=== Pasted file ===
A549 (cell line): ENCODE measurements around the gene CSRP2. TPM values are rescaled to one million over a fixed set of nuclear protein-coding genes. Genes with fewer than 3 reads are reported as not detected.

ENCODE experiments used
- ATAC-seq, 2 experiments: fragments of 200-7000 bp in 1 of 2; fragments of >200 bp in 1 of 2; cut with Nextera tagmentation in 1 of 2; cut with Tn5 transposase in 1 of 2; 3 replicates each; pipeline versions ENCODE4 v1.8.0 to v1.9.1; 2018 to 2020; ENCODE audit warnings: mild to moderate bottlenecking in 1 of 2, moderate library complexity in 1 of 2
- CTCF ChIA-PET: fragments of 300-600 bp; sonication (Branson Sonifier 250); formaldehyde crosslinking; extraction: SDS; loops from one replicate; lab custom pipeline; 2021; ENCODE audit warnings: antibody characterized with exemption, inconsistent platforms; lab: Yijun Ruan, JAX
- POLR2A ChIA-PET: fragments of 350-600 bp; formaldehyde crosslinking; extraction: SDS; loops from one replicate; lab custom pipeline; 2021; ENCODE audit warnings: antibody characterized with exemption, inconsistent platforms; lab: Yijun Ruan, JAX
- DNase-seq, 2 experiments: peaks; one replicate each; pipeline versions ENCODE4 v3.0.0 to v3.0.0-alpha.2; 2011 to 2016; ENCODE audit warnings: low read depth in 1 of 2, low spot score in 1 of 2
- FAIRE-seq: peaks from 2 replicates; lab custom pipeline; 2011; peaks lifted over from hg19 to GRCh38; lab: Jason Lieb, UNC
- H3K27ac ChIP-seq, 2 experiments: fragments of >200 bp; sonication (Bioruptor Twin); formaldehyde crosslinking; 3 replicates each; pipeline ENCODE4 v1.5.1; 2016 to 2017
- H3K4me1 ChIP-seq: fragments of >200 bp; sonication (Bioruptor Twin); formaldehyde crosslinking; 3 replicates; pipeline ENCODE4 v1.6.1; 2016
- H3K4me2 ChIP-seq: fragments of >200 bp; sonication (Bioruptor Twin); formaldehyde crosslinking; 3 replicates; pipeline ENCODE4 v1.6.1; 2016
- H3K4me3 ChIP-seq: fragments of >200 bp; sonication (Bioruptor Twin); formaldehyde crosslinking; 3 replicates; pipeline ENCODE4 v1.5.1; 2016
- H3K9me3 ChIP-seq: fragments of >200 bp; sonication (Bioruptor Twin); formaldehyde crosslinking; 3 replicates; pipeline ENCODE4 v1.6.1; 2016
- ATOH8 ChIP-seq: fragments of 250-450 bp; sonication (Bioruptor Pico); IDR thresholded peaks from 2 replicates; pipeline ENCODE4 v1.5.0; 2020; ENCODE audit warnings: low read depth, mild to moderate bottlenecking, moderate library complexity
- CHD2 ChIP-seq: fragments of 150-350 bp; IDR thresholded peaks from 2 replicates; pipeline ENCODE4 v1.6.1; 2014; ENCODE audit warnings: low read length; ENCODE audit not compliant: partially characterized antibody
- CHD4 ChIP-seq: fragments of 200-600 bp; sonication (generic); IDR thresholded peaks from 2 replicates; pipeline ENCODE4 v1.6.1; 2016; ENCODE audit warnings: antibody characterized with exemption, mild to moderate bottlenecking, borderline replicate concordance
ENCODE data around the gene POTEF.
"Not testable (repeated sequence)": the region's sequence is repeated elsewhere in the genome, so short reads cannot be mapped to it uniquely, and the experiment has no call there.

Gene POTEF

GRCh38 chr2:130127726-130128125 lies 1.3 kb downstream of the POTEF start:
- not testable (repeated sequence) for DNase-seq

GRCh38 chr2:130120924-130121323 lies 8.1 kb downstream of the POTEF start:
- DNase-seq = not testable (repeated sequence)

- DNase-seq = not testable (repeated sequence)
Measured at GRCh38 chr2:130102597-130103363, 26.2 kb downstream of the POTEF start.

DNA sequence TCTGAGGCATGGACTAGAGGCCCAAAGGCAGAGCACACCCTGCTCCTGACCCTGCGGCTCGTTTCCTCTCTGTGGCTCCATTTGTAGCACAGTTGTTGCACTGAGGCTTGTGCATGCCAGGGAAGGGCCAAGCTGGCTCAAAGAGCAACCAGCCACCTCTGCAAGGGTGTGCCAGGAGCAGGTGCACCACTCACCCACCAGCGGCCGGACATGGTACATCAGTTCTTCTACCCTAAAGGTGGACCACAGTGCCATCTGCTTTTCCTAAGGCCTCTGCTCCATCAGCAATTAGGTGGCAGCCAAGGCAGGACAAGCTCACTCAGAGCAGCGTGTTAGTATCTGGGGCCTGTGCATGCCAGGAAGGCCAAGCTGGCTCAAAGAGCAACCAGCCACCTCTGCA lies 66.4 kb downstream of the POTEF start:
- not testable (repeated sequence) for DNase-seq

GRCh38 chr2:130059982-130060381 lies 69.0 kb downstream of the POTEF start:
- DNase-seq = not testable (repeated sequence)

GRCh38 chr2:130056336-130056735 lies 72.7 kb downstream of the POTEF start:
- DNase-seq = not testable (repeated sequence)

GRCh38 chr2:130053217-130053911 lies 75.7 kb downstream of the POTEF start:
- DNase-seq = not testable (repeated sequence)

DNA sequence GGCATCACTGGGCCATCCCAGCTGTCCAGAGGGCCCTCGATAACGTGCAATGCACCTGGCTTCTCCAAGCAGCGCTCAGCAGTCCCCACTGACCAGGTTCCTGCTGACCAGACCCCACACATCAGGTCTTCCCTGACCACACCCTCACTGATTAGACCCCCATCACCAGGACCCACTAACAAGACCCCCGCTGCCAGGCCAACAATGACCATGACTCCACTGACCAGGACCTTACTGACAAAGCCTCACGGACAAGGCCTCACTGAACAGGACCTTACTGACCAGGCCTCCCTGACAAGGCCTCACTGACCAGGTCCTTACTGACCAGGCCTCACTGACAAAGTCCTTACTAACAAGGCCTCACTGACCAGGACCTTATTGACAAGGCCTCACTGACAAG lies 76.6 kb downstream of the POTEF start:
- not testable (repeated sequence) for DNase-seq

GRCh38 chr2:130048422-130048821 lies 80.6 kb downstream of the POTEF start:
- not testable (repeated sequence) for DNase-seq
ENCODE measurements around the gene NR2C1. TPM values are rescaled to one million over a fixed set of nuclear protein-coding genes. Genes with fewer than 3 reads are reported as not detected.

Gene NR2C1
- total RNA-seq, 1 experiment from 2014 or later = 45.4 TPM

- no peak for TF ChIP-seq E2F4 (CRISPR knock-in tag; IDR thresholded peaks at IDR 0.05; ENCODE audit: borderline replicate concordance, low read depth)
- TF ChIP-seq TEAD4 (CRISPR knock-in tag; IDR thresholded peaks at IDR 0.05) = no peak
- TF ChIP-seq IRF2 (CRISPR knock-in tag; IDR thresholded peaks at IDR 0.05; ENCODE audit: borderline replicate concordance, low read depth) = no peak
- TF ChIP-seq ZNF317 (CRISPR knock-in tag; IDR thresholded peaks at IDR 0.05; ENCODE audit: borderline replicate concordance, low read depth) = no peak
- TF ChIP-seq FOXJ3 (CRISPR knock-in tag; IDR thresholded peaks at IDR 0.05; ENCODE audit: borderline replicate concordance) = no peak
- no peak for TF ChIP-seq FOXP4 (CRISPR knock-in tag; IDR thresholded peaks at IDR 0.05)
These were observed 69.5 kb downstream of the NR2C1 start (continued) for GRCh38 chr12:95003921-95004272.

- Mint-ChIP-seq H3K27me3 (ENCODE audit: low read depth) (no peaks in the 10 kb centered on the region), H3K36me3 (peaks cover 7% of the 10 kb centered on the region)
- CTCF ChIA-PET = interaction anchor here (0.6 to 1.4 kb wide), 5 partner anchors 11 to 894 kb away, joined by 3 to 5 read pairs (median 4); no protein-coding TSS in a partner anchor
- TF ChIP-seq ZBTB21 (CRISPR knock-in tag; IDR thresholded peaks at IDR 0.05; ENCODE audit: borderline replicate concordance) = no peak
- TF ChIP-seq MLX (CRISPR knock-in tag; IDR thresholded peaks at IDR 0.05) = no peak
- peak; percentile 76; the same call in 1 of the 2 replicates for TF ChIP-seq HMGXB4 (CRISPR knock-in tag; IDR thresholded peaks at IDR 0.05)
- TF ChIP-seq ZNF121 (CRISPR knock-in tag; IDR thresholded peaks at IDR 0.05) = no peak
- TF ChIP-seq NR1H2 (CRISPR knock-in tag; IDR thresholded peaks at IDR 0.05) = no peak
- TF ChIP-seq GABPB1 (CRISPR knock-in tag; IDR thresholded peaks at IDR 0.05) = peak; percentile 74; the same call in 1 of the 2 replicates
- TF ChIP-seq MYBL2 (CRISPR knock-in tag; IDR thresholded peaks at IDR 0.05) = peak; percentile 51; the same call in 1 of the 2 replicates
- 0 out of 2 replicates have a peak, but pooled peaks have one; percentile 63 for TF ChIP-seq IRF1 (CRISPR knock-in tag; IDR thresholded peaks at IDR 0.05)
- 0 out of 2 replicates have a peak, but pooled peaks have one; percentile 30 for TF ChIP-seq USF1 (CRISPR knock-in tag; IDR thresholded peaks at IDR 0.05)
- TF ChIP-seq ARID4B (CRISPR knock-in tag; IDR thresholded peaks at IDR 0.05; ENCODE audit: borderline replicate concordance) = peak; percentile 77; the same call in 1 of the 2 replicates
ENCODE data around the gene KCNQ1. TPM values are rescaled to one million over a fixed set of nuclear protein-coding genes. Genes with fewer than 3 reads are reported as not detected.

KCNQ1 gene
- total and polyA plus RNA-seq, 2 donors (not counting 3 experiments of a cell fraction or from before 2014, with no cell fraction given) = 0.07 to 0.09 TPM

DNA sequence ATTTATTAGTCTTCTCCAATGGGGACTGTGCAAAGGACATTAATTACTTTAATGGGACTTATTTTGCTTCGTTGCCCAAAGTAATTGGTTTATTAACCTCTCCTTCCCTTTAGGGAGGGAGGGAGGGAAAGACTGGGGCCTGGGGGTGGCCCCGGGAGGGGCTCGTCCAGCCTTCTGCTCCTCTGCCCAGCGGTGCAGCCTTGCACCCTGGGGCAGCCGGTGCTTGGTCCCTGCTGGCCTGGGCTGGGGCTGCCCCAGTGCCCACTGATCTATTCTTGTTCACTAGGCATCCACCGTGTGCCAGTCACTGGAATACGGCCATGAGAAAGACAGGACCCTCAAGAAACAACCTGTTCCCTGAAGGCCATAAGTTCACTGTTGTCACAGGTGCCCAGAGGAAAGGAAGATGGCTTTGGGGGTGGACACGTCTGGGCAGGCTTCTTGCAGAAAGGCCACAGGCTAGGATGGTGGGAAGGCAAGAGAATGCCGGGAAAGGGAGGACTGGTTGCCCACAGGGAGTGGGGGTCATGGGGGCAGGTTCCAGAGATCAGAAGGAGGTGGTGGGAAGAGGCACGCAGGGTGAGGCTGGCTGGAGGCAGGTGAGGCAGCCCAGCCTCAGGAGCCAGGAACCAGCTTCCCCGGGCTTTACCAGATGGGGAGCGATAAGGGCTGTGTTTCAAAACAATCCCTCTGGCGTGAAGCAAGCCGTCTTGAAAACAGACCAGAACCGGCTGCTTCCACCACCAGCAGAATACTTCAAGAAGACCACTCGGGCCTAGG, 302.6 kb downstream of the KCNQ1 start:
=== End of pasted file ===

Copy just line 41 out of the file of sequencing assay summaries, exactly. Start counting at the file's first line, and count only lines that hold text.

- TF ChIP-seq TEAD4 (CRISPR knock-in tag; IDR thresholded peaks at IDR 0.05) = no peak